Examples of manufacturing techniques of stress-biased electroactive composites are disclosed in U.S. Pat. Nos. 5,471,721 to Haertling and 6,060,811 to Fox, et al. both of which are incorporated herein by reference thereto. In the manufacture of stress-biased electroactive devices, dome formation can occur in the device due to thermal expansion mismatch between layers of different materials that are bonded together or due to internal asymmetrical biases created in a single layer of the device. For example, in forming the RAINBOW® devices, only one surface of a piezoelectric or electrostrictive material is chemically reduced causing asymmetrical internal stress bias across an individual layer of the device.

During formation of a stress-biased structure, an internal stress profile is developed, including the presence of large tensile stresses in surface regions of the structure while at static equilibrium. For example, in the case of a piezoelectric material which is also ferroelectric, polar regions, or domains, can be formed within a stress-biased structure in a different configuration than is present in conventional, non-stressed devices. Additionally, in the surface region of piezoelectric/ferroelectric stress-biased devices, a greater fraction of the domains may be oriented with their polarization vectors parallel to the surface due in part to the lateral tensile stresses present which are greater than would be expected in standard poled polycrystalline ceramics, i.e., ceramics found in conventional, or non stress-biased devices.

RAINBOW® and THUNDER® actuators are members of a family of stress-biased piezoelectric devices that display enhanced displacement and load-bearing responses over conventional devices. As a result of these attractive performance characteristics, the devices are of interest in applications where high strain is required and device space is restricted, such as for example space-borne mirror positioning systems, vertical cavity surface emitting laser (VCSEL) board positioning, and others. For space-borne applications, such devices can offer reduced power consumption and lighter weight compared to more commonly employed servo motor devices.

RAINBOW® ceramics are fabricated by an elevated temperature process in which a lower region of a piezoelectric lead-based polycrystalline ceramic, such as lead zirconate titanate (PZT), lead magnesium niobate, or other electrostrictive compositions are chemically reduced on one surface through intimate contact with a carbon block at temperatures ranging from about 600-1200° C. The reduced side of the wafer serves as a mechanical support layer and an electrically conductive base electrode, and a metallic electrode need only be deposited on the dielectric side of the wafer to form the electroactive composite, though frequently, an electrode is applied to the reduced side of the wafer as well. Commercial methods for such manufacture are known in the industry and are discussed in Haertling (U.S. Pat. No. 5,471,721).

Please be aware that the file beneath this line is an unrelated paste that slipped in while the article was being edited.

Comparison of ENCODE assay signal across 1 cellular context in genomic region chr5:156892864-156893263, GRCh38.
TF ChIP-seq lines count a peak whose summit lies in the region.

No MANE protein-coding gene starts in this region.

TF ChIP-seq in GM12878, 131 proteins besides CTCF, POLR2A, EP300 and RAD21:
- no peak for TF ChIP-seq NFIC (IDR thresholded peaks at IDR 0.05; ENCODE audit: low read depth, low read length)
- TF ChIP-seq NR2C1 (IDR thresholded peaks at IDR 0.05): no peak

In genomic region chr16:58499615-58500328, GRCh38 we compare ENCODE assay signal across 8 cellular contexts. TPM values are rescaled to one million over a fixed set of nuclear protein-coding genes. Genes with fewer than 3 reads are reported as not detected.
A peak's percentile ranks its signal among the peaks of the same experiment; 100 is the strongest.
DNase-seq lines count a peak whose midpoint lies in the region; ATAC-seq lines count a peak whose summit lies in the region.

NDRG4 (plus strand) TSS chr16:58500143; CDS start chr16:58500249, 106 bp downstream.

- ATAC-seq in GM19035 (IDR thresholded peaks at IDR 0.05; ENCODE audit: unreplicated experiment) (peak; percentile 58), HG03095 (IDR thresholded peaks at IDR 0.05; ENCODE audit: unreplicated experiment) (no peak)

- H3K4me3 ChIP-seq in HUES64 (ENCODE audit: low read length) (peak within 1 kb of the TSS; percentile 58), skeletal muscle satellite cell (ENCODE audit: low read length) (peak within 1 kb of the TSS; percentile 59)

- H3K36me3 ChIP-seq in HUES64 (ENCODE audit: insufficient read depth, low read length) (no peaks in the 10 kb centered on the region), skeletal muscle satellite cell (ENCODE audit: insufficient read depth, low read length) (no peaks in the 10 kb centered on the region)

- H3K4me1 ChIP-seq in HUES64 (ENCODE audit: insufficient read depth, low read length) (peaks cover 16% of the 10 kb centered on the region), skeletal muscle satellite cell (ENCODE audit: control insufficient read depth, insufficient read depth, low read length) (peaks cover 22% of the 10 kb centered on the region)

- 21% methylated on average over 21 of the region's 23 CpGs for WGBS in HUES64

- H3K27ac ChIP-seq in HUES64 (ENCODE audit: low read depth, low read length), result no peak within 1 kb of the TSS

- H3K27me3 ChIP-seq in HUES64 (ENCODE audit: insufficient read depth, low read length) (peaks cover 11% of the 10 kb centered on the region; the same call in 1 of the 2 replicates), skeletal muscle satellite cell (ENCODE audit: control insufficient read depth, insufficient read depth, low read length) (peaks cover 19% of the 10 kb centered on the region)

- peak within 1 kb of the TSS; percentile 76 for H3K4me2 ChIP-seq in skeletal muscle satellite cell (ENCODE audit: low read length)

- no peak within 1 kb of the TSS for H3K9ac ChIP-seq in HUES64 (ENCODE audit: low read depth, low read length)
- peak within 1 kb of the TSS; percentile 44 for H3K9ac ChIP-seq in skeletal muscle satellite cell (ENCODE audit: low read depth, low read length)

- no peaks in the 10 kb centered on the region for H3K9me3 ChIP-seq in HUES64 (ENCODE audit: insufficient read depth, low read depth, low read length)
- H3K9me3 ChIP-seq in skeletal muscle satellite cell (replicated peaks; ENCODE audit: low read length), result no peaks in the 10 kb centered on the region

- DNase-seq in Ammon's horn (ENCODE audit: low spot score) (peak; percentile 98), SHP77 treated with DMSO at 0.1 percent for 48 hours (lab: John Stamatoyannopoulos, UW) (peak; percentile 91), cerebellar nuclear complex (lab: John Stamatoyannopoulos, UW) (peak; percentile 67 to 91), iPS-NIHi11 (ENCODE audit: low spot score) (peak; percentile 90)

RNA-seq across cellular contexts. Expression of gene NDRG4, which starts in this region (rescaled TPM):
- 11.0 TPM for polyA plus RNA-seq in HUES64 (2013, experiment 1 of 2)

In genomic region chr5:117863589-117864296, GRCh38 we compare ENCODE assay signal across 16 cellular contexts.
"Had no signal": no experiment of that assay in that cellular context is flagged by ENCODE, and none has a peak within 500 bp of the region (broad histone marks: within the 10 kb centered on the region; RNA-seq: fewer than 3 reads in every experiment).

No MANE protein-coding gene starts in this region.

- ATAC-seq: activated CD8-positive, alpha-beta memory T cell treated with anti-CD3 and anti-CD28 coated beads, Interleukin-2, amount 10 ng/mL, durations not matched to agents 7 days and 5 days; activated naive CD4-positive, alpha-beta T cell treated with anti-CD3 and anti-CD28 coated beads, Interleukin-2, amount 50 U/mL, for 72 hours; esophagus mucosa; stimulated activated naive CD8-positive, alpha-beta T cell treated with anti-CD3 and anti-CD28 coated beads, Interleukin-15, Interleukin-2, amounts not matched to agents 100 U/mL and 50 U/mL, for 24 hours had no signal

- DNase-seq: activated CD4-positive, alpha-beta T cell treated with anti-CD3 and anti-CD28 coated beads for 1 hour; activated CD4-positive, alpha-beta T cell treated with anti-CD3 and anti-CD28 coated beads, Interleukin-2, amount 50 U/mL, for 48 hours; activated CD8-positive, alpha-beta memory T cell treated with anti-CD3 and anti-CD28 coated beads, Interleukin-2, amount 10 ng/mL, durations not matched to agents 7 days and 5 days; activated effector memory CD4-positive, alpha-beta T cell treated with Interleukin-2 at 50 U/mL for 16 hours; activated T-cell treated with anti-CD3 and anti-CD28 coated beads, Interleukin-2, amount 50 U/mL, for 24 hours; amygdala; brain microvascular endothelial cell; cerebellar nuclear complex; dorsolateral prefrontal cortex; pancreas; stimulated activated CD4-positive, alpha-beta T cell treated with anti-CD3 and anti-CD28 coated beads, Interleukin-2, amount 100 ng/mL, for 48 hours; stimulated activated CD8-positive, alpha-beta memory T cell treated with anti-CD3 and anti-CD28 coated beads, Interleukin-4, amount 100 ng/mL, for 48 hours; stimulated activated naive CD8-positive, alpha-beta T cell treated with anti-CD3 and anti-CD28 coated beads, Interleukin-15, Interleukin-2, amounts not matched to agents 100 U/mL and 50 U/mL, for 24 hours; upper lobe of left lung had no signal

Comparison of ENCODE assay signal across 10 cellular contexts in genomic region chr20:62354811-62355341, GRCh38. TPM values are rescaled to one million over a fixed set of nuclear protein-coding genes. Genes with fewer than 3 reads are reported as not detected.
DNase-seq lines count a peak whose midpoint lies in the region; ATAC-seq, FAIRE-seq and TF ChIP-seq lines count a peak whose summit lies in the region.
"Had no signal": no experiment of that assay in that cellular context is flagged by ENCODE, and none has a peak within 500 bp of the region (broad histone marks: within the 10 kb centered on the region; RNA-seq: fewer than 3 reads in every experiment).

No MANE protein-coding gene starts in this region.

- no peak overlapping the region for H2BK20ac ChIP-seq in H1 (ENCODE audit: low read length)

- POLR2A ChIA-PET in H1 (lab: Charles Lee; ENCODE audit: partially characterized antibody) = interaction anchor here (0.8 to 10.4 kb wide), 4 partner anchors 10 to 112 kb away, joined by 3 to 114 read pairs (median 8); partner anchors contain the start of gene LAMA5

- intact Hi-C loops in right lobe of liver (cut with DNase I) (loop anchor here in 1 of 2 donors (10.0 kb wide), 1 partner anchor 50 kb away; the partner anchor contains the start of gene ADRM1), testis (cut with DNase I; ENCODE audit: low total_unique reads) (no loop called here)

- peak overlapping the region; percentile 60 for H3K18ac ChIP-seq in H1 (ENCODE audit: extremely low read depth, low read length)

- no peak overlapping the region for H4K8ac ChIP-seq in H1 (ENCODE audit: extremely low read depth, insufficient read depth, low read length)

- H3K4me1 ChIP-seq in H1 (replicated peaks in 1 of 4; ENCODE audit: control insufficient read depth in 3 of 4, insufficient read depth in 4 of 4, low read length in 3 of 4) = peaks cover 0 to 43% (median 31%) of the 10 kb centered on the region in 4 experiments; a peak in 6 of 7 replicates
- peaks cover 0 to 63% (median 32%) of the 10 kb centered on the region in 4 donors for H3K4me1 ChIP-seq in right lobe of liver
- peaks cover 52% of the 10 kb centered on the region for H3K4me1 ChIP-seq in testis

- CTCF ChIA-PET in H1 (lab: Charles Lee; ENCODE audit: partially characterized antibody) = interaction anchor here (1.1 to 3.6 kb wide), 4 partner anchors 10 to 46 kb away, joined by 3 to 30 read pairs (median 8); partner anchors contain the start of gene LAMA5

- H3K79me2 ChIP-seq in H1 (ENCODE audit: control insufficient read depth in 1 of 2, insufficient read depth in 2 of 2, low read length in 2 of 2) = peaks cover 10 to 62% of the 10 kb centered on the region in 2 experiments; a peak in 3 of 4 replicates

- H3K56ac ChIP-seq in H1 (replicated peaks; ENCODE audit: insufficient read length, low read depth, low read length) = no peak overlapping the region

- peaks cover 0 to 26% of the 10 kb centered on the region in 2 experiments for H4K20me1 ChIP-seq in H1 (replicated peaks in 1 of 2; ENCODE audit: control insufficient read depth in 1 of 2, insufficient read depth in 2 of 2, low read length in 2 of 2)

THUNDER® devices are produced by a different process, but the resulting device is similar, consisting of a domed, composite structure with a piezoelectric element bonded to a metal layer, and a top electrode. The assembly and manufacture of THUNDER® devices is described in U.S. Pat. No. 6,060,811 to Fox, et al.

Device geometry of electroactive devices has been noted to have a significant effect on device performance. This fact has been utilized to prepare devices which generate higher displacement responses through alteration of device geometry. For example, RAINBOW® devices in which approximately 30% to 50% of the piezoelectric layer has been chemically reduced offer enhanced electromechanical response. Suggested contributing factors as to why device geometry affects the strain response of the devices include simple mechanical effects (as might be expected based on the resemblance of the devices to unimorph actuators), and enhanced extrinsic (domain switching) contributions to the electromechanical coupling coefficients due to stress and field effects.

Such domain affects can greatly effect the electromechanical response of a subject device. For example, the piezoelectric coefficients of single domain, single crystal barium titanate (d33=85.6 pC/N; d31=−34.5 pC/N) are significantly lower than those of poled polycrystalline barium titanate (d33=191 pC/N; d31=−79 pC/N). Thus, even at low electric fields, the contribution of domain switching more than doubles the effective piezoelectric d-coefficient. At higher electric fields, or in electroactive composites with altered domain configurations, i.e., a configuration with a higher percentage of domains with their polarization vectors parallel to the device surface (a-domains), the importance of such extrinsic effects to response would be expected to be of even greater importance.